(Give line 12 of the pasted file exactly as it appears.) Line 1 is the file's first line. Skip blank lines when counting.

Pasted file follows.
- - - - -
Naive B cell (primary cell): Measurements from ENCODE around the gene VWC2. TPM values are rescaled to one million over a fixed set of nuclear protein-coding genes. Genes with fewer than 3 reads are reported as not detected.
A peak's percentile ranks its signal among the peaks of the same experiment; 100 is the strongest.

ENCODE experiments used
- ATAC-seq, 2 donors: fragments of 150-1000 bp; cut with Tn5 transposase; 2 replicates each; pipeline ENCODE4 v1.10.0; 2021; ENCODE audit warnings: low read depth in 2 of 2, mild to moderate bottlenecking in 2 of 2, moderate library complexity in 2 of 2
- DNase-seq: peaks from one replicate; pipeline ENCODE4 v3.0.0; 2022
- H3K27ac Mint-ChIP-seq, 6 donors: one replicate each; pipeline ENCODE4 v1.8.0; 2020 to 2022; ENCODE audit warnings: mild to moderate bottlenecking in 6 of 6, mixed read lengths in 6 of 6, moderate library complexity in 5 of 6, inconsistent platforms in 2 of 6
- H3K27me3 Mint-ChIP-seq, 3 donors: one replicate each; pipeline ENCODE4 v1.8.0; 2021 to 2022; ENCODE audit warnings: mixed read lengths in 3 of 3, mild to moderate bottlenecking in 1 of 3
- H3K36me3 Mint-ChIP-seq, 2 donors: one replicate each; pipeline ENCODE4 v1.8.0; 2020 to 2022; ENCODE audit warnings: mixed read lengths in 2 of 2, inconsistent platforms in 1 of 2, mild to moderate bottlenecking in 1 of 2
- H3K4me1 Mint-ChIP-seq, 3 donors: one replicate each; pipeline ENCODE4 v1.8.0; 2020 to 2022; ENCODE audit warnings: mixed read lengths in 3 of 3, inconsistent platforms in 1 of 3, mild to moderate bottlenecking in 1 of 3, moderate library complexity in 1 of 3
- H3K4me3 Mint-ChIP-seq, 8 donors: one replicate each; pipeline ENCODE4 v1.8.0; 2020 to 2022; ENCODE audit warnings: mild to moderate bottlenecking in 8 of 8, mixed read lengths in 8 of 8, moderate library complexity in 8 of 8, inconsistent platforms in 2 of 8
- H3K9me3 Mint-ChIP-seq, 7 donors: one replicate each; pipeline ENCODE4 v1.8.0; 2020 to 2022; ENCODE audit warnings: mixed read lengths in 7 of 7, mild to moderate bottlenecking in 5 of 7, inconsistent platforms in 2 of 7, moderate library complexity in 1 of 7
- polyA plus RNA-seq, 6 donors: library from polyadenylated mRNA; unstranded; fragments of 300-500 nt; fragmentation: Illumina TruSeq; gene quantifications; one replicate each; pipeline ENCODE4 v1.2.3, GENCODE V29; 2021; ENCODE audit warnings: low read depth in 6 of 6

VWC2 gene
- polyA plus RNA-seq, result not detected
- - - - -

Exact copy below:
- polyA plus RNA-seq, 6 donors: library from polyadenylated mRNA; unstranded; fragments of 300-500 nt; fragmentation: Illumina TruSeq; gene quantifications; one replicate each; pipeline ENCODE4 v1.2.3, GENCODE V29; 2021; ENCODE audit warnings: low read depth in 6 of 6